Posted by: *carrie* | April 13, 2010

Watch This (Maybe): The Runaways

This past weekend I chose to spend my dollars seeing The Runaways, the film about Joan Jett’s all-girl band. I’m a sucker for films about musicians and/or bands. It doesn’t matter that the formula is always: start band –> work hard –> sudden success –> sex, drugs, rock’n roll, good times, kings/queens of the world –> destruction of band due to sex, drugs, rock’n roll –> moment of redemption.

The (real) Runaways 1975

I had already read some early reviews of The Runaways, so I knew some things up front. For instance, the film focuses almost entirely on Joan Jett and Cherie Curry and portrays Kim Fowley as a complete creep. In part, this is because the film is based on the book by Cherie Curry Neon Angel: A Memoir of a Runaway. The movie was getting okay reviews. No one was amazed, no one hated it. I kind of fell into the same position.

I enjoyed the film. I had a moment of elation, when the band was first revealed,  when I said “Pash is in this?!?!” (Pash being the best friend of Bliss in Whip It). “Pash”  is actually the acress Alia Shawkat. Notable not just for her acting ability, but  because she’s not white, not size two, not traditionally Hollywood. So imagine my  disappointment when I discovered that her character, Robin the bass player, had no actual lines. She’s in several scenes, and in the background talking or celebrating, but nothing else. The other two band members have very minor lines. Otherwise, the show is entirely about Joan & Cherie.

To its credit, the film passes The Bechdel Test with flying colors. There’s some commentary about the way young women with guitars were (and are) viewed and treated. When Joan attempts to take some guitar lessons from an Old White Dude, he tells her to leave her guitar unplugged and begins with Old Smokey. When Joan calls him on it, he says, simply, that girls don’t play electric guitars.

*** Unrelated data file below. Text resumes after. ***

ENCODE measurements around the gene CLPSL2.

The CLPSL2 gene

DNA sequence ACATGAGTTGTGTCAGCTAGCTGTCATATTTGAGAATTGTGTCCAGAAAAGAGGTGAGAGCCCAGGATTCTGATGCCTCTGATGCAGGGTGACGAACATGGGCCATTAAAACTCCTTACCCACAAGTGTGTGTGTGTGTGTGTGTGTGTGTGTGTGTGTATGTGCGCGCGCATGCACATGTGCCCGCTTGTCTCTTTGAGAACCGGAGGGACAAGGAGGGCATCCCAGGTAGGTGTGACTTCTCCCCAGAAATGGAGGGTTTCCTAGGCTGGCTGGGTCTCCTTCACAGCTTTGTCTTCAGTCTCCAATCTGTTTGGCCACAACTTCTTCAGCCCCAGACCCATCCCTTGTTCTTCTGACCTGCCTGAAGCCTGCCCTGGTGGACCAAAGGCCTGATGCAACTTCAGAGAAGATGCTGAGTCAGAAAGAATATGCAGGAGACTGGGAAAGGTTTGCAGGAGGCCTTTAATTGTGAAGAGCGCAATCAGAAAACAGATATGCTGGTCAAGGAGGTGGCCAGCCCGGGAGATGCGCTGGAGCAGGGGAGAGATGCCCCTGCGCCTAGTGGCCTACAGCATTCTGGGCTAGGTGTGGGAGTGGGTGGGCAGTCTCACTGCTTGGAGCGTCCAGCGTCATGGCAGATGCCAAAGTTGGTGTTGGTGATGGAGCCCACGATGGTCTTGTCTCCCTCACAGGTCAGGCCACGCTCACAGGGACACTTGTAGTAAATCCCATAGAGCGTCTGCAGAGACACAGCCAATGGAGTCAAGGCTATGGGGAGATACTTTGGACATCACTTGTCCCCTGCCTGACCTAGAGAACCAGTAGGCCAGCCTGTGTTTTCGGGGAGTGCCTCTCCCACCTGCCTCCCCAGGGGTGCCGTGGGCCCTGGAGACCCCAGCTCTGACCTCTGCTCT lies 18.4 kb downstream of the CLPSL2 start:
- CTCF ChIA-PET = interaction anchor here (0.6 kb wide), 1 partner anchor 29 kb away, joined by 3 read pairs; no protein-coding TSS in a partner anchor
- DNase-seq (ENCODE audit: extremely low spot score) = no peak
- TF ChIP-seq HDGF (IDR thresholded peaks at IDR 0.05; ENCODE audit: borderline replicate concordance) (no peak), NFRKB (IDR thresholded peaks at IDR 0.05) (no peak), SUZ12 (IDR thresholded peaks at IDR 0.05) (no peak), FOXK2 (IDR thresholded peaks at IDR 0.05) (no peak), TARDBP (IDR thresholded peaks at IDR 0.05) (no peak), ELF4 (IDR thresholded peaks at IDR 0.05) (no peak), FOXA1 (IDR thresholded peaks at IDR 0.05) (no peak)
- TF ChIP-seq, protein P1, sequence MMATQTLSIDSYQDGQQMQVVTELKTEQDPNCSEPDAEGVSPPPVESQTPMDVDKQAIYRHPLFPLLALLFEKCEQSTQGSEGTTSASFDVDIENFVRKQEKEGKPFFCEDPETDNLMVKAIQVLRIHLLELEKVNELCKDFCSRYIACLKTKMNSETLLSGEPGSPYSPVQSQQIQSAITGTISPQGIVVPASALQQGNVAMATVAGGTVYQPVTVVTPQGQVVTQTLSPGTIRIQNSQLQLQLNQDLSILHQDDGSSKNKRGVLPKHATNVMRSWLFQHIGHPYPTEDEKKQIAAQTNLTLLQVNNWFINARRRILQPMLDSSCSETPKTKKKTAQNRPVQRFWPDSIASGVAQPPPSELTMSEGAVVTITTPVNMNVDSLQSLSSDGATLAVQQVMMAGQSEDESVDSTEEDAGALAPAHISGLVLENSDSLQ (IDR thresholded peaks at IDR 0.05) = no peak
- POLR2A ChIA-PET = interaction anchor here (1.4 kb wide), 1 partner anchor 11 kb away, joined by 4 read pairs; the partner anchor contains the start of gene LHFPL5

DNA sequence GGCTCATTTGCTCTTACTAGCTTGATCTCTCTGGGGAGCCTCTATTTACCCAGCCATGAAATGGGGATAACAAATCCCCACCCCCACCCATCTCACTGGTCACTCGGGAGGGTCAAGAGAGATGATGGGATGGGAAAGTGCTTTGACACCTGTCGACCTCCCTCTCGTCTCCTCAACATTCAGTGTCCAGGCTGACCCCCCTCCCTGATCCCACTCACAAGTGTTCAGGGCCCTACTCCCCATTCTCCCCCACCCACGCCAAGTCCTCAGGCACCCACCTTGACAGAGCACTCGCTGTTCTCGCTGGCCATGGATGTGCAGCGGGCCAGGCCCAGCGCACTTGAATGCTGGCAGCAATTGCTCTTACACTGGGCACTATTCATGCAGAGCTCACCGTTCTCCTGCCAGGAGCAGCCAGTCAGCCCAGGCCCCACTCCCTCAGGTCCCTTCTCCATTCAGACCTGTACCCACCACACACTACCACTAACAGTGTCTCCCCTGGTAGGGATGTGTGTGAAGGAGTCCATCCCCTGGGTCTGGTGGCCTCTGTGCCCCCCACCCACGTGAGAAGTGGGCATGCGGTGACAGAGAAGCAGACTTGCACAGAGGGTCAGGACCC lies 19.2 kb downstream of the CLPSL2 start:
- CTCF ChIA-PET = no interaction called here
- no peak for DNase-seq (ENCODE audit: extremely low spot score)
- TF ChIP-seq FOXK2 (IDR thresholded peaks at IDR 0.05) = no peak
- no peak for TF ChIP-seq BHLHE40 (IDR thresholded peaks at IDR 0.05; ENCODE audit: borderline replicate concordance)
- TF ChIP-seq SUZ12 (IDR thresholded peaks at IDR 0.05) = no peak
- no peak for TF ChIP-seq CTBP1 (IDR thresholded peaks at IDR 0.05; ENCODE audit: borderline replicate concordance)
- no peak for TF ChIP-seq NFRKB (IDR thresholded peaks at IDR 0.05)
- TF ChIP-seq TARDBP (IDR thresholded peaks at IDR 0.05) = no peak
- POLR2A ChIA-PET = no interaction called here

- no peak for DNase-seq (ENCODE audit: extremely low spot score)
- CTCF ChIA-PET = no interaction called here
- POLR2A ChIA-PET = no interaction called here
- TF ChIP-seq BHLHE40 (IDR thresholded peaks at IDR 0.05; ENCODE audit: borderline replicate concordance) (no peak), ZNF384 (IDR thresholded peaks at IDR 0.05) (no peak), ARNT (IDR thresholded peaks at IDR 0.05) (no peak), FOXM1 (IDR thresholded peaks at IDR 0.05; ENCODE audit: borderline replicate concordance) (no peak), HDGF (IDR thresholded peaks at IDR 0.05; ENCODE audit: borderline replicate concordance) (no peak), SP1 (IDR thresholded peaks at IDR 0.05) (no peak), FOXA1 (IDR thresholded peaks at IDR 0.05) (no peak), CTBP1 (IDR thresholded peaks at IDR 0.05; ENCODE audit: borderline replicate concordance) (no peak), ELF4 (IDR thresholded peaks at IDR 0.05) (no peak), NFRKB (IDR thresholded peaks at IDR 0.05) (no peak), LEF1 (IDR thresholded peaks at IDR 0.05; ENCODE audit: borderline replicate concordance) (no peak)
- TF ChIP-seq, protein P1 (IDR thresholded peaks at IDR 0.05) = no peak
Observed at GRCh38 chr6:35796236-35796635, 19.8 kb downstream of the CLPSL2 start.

Unfortunately, the movie doesn’t explore this territory nearly as much as it should have. We never find out how or when any of The Runaways decide to be musicians, much less musicians playing rock & roll in the realm of men. Joan already knows guitar, Sandy already knows drums, and Cherie is chosen, very bluntly, for her “look”.

Instead what emerges is a coming of age story that focuses on the relationship between Joan and Cherie. It’s beautiful, it’s sweet, it’s naive, it’s punk rock. If I didn’t already know that the film was directed by a woman, I would have been surprised. The number of sexually charged lesbian scenes got boring. (On the other hand, it was nice to see a film treat the lesbian sexuality and romance just like any other coming-of-age, sexual, romantic story without any message about it’s “rightness” or “wrongness”. It was just accepted for what it was).

I started this review by saying I chose to spend my dollars on this film. That was deliberate. I know that the Old White Dudes (and Young White Dudes) who run the Hollywood-movie-making-machine think that people won’t see films by women, directed by women, or about women. I could have waited until  The Runaways came to our $1.50 movie theatre, which is the way we see almost all of our new-ish movies. Instead, I actively chose to spend money on opening weekend on a film that was written by a woman, directed by a woman, starred women, and was about women. If nothing else, money matters. It influences the types of films that will get made in the future (or the types of television shows, or the types of books…).

So if you’re inclined to enjoy the formula of the rock & roll movie, I’d recommend you see The Runaways. You’ll be supporting women in film and enjoying yourself.

Edited to add: Here’s a more thorough look at the film and story itself, at About Face.

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Responses

  1. Some of your readers may find my recent radio show, Tribute To The Runaways, an interesting listen. It explores the band’s music, solo music and bands that have benefited from their groundbreaking work. It can be streamed for free at http://www.neatnetnoise.com.

    There is a Kim Fowley interview on the site too.


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